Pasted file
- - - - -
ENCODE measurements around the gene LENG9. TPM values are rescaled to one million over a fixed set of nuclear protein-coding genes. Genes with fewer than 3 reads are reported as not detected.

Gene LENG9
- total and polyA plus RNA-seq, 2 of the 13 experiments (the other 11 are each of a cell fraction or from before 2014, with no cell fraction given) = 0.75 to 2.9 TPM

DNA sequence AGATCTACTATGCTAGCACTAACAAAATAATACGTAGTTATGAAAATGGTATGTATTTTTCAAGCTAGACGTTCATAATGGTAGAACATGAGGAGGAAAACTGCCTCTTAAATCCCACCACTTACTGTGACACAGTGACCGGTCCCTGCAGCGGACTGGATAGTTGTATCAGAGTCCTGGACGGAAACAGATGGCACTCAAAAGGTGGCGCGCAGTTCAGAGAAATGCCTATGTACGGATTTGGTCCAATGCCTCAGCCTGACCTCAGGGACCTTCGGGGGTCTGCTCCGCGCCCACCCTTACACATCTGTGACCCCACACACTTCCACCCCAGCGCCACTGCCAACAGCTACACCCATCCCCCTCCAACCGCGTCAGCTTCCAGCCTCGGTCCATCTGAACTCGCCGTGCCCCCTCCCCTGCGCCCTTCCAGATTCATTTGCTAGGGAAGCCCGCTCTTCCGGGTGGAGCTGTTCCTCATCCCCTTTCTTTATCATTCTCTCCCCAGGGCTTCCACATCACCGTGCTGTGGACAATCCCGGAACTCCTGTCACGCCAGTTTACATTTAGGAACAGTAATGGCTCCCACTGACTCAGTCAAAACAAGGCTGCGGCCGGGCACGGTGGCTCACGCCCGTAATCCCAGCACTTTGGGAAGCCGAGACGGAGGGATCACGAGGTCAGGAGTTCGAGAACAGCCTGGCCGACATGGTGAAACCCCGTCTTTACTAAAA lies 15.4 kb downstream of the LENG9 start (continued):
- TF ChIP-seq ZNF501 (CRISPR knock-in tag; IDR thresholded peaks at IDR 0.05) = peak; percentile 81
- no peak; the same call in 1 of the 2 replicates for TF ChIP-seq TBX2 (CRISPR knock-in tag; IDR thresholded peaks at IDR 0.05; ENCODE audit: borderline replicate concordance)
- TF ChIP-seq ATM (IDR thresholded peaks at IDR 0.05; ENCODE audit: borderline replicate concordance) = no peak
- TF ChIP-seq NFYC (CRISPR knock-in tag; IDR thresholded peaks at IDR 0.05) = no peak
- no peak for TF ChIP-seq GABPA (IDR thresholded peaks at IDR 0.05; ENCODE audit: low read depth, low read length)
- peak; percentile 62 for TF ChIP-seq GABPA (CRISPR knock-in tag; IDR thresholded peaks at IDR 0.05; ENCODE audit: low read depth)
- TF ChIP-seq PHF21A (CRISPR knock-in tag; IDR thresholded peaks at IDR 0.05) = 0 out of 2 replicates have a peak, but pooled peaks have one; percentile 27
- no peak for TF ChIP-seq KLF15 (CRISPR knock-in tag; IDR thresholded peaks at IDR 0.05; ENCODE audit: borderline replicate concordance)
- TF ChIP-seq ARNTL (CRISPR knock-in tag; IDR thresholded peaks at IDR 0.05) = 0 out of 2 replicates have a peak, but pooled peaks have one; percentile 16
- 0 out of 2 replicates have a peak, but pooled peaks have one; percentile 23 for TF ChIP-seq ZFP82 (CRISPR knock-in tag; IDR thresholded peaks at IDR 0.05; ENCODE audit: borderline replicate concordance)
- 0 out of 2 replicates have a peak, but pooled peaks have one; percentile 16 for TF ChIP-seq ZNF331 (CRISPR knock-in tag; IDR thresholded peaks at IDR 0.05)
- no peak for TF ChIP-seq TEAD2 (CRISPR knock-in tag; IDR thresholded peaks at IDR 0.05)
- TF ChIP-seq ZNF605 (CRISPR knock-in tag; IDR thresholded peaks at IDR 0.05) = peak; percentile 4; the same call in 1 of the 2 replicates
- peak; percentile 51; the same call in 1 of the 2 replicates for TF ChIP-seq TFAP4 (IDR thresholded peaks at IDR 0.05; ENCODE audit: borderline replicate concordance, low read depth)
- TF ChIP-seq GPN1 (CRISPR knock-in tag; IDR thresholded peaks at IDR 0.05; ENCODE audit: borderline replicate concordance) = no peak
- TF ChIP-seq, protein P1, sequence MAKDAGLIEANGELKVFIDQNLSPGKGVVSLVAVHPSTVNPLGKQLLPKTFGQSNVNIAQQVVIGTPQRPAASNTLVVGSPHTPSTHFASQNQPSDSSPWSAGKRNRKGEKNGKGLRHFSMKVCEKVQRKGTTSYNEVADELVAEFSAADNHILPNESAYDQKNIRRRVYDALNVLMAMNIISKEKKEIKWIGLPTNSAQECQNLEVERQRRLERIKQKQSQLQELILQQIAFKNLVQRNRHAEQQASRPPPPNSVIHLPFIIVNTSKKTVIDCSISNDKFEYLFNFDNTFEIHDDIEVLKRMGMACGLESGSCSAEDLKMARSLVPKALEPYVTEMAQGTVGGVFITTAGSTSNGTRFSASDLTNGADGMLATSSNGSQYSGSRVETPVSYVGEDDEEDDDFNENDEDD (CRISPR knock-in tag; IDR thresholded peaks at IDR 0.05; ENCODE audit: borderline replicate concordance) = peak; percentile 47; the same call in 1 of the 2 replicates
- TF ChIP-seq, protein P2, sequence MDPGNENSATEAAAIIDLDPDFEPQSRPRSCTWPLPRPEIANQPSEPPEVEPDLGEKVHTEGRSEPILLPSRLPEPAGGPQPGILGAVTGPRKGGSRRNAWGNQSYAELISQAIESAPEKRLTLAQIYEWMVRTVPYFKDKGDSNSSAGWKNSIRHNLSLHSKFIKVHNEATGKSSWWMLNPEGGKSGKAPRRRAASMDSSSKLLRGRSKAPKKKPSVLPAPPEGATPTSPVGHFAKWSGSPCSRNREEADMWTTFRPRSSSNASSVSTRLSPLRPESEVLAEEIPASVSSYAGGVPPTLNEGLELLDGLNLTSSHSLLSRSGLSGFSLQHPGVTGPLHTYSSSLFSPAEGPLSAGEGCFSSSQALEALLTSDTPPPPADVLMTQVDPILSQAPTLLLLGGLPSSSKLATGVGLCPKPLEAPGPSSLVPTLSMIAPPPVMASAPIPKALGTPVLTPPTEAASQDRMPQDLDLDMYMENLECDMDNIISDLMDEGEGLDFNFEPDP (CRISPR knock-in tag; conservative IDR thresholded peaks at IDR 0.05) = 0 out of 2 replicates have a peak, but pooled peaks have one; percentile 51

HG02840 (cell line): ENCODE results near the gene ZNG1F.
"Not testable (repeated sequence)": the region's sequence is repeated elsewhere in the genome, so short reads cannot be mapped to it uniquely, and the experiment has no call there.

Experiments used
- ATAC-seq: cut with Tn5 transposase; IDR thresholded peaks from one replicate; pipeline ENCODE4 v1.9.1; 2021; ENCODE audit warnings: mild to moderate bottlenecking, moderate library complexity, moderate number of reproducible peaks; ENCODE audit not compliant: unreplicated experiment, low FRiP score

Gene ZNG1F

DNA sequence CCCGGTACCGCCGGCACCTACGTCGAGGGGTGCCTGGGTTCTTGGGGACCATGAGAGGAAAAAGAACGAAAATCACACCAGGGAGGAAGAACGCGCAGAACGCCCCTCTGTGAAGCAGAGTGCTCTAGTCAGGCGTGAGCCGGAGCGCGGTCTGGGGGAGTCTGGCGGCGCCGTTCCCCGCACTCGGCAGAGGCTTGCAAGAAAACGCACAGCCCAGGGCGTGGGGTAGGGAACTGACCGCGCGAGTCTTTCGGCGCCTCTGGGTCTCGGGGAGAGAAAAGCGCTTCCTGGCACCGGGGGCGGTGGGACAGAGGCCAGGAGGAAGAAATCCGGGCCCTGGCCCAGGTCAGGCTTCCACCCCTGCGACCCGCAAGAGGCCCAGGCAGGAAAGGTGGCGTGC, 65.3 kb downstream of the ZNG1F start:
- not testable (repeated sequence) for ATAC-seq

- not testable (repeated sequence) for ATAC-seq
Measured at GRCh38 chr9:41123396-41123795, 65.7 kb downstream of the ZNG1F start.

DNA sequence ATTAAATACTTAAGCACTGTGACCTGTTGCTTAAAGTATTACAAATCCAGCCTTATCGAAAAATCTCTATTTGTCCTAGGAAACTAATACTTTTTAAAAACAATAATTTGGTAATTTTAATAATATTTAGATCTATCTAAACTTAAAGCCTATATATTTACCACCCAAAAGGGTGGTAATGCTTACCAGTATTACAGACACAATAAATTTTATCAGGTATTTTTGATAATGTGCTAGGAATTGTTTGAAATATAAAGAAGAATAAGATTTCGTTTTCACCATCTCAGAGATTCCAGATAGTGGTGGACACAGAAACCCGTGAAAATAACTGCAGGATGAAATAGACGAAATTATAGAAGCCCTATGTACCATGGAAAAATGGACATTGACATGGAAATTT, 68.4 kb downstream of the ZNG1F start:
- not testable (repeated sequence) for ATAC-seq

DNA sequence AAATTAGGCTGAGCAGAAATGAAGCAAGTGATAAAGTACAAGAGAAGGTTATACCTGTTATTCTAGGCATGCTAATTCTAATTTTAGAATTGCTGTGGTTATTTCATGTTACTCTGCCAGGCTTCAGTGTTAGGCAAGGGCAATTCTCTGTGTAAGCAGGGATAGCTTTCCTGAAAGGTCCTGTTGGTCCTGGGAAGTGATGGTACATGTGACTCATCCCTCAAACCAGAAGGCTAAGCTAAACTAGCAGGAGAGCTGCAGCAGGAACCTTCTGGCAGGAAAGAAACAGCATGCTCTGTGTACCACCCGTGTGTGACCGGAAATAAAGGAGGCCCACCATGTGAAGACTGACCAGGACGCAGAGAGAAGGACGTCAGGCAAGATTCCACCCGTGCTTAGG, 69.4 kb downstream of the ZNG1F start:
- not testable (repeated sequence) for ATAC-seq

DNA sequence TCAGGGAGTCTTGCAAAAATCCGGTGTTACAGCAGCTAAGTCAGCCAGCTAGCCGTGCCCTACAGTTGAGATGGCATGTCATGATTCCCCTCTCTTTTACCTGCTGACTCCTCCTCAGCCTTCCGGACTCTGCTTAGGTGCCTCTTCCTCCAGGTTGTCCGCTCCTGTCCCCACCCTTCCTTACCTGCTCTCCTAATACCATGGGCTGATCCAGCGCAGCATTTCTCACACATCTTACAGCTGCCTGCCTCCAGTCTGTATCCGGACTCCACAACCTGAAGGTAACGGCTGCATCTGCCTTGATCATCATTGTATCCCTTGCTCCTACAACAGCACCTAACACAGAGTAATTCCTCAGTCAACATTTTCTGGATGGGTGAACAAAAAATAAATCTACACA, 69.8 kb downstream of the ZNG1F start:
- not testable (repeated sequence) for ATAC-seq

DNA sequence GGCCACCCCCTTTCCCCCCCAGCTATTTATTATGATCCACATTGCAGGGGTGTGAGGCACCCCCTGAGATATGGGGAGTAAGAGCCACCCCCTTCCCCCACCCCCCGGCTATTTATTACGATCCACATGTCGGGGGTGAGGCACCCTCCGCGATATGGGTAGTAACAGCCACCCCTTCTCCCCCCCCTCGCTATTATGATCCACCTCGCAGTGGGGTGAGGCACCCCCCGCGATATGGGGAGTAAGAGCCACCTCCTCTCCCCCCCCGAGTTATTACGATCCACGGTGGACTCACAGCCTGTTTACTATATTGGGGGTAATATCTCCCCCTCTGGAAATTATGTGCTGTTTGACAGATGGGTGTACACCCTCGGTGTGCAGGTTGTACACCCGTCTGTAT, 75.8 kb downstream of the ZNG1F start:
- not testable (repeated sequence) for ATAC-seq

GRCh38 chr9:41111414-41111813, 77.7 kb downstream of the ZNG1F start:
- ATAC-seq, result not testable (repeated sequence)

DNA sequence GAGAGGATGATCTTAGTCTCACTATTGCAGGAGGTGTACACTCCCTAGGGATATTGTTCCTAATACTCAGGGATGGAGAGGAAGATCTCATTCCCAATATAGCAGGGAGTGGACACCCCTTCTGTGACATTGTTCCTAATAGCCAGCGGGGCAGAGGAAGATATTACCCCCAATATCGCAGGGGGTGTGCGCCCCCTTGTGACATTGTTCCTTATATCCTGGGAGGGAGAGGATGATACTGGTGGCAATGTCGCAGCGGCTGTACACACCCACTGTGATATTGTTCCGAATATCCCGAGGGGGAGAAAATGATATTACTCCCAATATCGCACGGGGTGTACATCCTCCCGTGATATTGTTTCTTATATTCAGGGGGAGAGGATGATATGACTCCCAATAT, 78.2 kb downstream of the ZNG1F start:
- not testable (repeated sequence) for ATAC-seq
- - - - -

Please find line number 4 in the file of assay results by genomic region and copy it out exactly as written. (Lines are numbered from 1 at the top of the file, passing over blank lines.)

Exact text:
DNA sequence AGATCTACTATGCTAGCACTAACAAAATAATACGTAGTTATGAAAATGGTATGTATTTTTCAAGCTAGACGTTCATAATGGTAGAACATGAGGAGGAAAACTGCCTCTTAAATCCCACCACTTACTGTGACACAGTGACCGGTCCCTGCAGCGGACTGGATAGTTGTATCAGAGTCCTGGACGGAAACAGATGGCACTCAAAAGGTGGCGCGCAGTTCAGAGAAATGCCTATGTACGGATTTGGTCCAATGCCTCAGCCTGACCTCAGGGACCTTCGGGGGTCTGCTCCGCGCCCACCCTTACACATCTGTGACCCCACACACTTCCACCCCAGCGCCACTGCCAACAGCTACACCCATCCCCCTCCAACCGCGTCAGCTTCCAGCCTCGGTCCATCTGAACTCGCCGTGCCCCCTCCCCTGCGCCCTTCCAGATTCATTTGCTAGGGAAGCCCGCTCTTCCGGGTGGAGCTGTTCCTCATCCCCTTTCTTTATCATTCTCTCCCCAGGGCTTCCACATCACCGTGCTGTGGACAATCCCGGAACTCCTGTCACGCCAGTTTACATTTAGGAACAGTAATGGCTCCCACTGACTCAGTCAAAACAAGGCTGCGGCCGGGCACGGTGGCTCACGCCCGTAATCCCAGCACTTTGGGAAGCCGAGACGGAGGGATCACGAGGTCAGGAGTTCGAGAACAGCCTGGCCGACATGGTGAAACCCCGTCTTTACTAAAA lies 15.4 kb downstream of the LENG9 start (continued):